Marcus Samuelsson takes Melissa Clark on a personalized tour of Harlem, the neighborhood he has called home for over a decade. Later, Charlotte Druckman gives Melanie Dunea the secret to cast-iron baking, and Robert Simonson tells Joe Yonan the story behind the craft cocktail revival. In addition, Sally Swift talks with Washington Post food critic Tom Sietsema on the role of a critic in the age of Yelp, and Beth Dooley shares what inspired her food-writing career with Lynne Rossetto Kasper.

Friday, October 28, 2016

Ruth Reichl joins us with the backstory of her latest book, My Kitchen Year, and we talk to Emeril Lagasse about the recipes he finds essential. His latest book is Essential Emeril. Chef Lidia Bastianich shares what she cooked for the pope, and Jane and Michael Stern are at the Garnet Café in Coeur d’Alene, Idaho.

Friday, October 9, 2015Friday, October 21, 2016

Apple breeder David Bedford comes in from the orchard to let Lynne Rossetto Kasper sample the latest apple flavors, and Molly Birnbaum from America's Test Kitchen helps Sally Swift with the science behind a mushroom's durability. Also, David Leite chats with Molly Yeh about her new cookbook and her journey from Juilliard to a rural Minnesota farm, Von Diaz talks with Tunde Wey about his Blackness in America dinners, and Russ Parsons looks at the "artisanal" food and drink boom with Patric Kuh.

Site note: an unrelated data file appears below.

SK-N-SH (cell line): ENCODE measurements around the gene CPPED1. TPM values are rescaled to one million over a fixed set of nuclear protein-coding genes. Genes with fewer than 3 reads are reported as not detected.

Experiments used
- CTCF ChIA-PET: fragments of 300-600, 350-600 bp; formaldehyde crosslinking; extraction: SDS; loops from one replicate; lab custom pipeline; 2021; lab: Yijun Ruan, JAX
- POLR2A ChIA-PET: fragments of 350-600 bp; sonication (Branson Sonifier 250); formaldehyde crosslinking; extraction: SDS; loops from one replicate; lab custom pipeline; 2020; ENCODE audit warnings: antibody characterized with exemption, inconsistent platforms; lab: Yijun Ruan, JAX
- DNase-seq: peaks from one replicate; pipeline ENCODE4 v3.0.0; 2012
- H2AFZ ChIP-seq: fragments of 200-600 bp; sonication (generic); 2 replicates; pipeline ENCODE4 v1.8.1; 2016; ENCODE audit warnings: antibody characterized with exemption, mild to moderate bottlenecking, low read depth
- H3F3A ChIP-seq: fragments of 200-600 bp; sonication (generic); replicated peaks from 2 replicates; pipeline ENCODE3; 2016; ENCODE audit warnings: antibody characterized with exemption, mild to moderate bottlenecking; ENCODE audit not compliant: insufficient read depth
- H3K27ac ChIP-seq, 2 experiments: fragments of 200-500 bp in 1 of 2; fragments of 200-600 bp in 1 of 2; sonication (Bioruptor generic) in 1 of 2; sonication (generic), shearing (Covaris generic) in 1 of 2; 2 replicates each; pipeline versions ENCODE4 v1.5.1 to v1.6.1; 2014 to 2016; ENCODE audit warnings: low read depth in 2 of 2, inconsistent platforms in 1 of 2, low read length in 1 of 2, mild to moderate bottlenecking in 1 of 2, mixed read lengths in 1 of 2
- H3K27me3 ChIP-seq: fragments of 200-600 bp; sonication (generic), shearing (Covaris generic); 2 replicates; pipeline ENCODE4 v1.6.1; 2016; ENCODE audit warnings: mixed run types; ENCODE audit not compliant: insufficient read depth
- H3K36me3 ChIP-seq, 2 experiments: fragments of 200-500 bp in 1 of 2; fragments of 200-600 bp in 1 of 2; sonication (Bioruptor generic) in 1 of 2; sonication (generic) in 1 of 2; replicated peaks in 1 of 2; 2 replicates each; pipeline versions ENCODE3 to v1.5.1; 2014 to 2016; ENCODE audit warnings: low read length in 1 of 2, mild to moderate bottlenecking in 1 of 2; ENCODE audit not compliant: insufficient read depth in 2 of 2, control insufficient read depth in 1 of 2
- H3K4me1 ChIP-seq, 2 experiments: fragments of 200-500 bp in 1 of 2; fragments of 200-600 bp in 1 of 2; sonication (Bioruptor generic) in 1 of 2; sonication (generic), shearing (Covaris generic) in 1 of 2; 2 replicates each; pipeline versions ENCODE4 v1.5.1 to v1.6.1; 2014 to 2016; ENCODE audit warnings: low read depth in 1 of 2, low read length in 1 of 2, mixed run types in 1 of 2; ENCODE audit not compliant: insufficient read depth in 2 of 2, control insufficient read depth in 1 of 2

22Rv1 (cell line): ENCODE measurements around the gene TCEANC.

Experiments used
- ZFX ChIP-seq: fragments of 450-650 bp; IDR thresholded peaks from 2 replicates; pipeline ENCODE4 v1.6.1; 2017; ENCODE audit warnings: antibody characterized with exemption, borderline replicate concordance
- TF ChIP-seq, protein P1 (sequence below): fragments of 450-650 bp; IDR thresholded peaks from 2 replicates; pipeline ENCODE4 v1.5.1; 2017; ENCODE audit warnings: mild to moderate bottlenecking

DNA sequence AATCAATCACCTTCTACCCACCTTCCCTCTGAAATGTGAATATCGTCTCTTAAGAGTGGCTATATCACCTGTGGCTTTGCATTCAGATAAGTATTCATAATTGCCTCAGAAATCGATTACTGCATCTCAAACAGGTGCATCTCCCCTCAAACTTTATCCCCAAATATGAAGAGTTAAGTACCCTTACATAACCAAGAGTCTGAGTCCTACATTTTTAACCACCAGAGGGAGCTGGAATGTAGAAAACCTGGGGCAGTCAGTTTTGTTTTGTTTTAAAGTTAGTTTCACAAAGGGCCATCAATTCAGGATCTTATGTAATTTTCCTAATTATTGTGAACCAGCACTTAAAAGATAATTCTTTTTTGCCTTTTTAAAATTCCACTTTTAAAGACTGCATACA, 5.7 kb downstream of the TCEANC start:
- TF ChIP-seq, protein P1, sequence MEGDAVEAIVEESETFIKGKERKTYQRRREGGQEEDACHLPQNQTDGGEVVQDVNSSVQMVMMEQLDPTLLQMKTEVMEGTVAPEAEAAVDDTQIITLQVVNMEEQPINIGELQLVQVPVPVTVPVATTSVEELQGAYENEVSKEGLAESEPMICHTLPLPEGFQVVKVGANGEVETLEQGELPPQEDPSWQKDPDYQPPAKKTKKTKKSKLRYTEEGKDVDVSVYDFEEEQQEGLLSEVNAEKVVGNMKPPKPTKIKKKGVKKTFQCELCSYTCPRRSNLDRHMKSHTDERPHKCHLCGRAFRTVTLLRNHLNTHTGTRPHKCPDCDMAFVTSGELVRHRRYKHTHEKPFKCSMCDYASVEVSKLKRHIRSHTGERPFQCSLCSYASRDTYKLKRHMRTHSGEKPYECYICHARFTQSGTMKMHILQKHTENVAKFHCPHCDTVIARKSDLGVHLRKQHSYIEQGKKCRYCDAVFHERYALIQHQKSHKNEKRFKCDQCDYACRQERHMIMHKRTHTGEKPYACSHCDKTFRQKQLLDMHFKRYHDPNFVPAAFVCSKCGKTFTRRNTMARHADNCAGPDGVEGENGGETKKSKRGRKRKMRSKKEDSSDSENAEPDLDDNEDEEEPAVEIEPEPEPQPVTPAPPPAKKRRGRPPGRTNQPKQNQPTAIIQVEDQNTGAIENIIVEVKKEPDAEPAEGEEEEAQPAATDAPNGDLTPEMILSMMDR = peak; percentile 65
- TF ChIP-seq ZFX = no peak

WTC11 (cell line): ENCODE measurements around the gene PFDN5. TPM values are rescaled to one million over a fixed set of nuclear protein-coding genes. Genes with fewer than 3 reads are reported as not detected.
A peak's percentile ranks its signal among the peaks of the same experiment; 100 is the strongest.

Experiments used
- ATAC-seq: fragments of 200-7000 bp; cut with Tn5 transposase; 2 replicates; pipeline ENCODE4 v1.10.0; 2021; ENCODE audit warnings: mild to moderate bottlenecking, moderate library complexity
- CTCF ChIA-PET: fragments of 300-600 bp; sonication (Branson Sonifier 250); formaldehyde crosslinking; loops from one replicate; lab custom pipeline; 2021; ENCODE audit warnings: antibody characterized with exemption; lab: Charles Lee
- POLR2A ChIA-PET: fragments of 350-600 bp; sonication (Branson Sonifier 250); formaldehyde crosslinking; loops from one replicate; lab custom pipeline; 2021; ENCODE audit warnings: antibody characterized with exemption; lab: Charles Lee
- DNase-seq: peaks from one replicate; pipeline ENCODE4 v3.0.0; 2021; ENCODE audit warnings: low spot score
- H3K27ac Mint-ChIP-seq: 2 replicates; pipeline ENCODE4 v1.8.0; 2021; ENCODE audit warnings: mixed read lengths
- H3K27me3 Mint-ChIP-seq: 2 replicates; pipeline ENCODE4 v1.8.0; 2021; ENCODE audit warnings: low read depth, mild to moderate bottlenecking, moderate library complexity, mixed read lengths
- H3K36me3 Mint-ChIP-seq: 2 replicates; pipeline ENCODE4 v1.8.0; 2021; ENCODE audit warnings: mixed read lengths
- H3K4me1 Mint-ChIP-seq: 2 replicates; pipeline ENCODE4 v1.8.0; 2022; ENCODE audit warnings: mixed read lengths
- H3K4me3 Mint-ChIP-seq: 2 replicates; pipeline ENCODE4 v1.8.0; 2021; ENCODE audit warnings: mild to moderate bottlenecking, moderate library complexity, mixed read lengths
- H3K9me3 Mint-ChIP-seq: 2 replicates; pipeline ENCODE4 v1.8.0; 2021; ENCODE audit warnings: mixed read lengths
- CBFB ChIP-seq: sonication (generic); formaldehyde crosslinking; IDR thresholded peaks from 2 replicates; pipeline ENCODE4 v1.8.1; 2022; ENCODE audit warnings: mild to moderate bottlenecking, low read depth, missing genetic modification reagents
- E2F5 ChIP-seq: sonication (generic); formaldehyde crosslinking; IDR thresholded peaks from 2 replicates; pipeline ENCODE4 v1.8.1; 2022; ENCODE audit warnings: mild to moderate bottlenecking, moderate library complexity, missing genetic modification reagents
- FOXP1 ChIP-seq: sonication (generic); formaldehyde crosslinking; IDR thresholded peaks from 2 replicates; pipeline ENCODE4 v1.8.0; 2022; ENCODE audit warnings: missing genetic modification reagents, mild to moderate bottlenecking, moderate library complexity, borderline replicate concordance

Friday, October 14, 2016

This week we have a conversation between Michael Ruhlman, author of The Book of Schmaltz, and celebrity chef Andrew Zimmern about cooking with fat, the Sterns join us with their take on the best regional American pizza, Bon Appétit’s Adam Rapoport teaches us a simplified duck confit recipe, and travel and food writer Anya Von Bremzen talks about her memoir, Mastering the Art of Soviet Cooking.

Friday, October 4, 2013Friday, October 10, 2014Friday, October 7, 2016

Paul Freedman gives Lynne Rossetto Kasper the names of the ten restaurants that changed America. Lynne also talks with Melanie Dunea about the latter's conversation with Sylvia Weinstock, who is still making artisan cakes at 87 years old. In addition, Noelle Carter chats with author Michelle McKenzie about a unique use for fig leaves, David Leite gets the lowdown on turmeric from Julie Sahni, and Von Diaz tells us what we need to know about natto.

Friday, September 30, 2016

It’s Serious Eats’ science superstar J. Kenji Lopez-Alt with his new book, The Food Lab: Better Home Cooking Through Science. Mary Karr, author of The Art of Memoir, talks about the role of smell and taste in memory. Musician Sammy Hagar, author of Are We Having Any Fun Yet?, compares cooking to writing a song. James Nienhuis, a professor at the University of Wisconsin, explains what paintings show about the history of vegetable domestication. Jane and Michael Stern report on the High Desert Market Café in Bisbee, Arizona.